Last week, my scholar-brother texted me encouraging me to listen to one of his favorite podcasts, OnBeing. In his text, he mentioned that the episode featured Benedictine monk, Brother David Steindl Rast. Brother David’s interview discussed how to include gratefulness in our daily lives. In my previous posts, I mentioned my new love and scholarly activity on studying the writings of St. Benedict and applications of The Rule, his guidelines for creating and cultivating monastic community. Seeing my friend’s text caught my attention immediately and I promised him I would listen. Br. David’s interview was titled, “How to Be Grateful in Every Moment (But Not For Everything).”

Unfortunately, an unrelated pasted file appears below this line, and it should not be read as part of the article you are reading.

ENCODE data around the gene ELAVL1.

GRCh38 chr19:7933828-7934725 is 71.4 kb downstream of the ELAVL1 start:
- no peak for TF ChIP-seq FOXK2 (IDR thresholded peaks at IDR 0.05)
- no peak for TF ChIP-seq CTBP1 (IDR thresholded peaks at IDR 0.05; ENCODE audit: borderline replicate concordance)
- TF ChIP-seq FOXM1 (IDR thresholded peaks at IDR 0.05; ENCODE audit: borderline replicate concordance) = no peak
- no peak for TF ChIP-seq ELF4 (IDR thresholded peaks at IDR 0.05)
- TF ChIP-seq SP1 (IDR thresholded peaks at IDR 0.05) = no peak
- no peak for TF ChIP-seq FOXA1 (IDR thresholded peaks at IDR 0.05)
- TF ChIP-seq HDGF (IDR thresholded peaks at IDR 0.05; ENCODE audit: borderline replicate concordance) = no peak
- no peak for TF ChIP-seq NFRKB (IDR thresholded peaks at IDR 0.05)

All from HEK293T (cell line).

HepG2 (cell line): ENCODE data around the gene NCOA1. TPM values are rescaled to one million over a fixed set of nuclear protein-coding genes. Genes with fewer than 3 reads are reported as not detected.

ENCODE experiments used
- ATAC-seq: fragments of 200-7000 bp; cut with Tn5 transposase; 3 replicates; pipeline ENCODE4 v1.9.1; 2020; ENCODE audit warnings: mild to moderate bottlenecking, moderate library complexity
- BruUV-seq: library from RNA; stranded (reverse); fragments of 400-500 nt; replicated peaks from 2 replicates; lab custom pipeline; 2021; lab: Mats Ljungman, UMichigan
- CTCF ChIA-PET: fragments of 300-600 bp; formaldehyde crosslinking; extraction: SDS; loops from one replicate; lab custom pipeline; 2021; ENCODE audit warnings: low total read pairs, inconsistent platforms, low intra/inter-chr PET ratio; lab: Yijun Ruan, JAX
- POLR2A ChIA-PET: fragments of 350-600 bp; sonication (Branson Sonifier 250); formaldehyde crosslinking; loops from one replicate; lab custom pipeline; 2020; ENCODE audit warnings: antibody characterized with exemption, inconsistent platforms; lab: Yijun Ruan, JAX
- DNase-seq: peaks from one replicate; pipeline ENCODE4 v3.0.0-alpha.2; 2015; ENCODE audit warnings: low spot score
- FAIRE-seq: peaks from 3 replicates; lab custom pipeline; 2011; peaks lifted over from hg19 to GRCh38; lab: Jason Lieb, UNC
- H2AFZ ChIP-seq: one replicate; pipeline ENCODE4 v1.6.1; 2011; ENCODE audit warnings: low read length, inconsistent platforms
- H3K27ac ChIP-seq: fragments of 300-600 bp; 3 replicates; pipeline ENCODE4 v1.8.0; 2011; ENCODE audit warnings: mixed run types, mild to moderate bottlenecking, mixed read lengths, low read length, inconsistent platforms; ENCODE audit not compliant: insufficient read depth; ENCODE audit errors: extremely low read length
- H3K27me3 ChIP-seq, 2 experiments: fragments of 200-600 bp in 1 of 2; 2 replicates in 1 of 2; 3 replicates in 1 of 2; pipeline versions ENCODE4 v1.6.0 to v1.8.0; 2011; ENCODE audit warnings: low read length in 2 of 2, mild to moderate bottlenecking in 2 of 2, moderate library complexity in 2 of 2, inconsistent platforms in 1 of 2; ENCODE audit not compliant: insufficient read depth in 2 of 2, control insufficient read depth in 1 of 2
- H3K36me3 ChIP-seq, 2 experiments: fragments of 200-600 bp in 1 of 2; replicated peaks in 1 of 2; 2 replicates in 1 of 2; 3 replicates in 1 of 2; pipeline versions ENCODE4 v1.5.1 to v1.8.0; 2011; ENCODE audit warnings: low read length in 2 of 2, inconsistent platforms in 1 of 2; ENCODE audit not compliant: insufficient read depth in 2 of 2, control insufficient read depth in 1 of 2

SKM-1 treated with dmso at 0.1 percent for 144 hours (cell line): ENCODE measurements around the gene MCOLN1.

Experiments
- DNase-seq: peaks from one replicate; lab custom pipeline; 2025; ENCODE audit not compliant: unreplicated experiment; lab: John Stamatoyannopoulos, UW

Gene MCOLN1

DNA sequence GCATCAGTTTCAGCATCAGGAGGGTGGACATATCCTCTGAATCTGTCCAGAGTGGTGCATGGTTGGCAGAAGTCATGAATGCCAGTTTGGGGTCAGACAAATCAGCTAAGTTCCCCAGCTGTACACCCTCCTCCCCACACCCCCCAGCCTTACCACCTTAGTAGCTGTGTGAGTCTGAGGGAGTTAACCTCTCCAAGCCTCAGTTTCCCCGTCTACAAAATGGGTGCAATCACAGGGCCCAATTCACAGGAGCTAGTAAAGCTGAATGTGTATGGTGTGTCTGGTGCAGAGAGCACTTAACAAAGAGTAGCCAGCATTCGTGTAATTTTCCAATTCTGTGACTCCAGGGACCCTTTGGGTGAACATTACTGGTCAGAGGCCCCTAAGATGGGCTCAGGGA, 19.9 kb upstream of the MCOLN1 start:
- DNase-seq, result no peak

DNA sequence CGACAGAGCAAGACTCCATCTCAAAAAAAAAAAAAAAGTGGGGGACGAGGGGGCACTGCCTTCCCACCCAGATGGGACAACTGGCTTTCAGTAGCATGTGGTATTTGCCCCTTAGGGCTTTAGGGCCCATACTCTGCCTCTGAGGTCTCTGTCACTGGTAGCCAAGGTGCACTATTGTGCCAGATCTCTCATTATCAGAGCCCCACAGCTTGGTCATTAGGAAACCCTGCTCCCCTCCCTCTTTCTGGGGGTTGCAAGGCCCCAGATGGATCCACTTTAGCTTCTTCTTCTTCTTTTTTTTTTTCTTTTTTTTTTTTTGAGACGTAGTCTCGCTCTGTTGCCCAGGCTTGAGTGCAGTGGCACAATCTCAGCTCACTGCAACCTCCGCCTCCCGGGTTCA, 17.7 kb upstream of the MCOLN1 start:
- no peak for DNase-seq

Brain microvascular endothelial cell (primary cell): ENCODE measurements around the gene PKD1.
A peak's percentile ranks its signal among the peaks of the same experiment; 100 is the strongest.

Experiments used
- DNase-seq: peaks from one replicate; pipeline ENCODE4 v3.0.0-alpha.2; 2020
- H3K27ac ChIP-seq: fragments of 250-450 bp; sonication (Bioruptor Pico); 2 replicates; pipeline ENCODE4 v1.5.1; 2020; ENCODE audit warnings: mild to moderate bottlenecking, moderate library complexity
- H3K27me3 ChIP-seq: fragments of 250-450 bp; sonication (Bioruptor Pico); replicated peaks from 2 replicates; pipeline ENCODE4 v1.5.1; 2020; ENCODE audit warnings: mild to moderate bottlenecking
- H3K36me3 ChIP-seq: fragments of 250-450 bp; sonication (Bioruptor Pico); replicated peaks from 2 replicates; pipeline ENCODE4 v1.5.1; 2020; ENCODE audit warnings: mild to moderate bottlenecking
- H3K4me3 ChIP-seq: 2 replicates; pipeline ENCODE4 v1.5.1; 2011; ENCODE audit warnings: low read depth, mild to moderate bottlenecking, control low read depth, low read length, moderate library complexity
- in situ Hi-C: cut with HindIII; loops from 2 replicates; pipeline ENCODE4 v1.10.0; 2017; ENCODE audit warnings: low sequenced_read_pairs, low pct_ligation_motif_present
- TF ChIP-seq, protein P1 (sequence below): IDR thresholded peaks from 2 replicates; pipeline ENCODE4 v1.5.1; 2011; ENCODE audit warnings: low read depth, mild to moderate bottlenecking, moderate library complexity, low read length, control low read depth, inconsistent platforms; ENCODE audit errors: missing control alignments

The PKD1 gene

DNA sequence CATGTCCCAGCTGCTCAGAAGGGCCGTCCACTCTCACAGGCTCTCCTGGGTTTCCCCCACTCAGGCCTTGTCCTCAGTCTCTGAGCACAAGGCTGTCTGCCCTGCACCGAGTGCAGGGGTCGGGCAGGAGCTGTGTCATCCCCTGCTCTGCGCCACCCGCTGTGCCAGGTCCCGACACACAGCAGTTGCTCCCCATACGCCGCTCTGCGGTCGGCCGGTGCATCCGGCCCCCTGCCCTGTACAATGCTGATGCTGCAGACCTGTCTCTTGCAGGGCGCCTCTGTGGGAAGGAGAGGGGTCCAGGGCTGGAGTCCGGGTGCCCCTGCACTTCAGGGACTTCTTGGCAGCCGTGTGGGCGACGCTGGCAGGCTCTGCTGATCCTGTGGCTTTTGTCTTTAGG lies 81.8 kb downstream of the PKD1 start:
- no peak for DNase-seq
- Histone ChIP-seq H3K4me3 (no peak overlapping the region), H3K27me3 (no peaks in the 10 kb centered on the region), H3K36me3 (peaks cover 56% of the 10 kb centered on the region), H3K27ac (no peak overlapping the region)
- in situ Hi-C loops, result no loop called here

In true Benedictine style, the title reflects the thinking and direction of Benedictine culture. It is what draws me in my learning of this Order. I value the idea of using every day to find time for deep introspection and observing the gifts found in the ordinary. But Br. David reminds us to not go overboard – “but not for everything” – for life isn’t about finding an abundance of riches, it’s about being respectful of what is provided to you and that to reach for higher levels of gratefulness, you have to provide continued work to sustain the goodness in your life which has to include prayer (or deep meditation or thought). I listened with joy to this podcast and I encourage to take one hour of your COVID19 day to enjoy the wisdom and knowledge only monks can bring. Also, Br. David’s voice can calm any bad day you are having – it is a true monk voice. It is a lovely episode and it made me a fan of this podcast!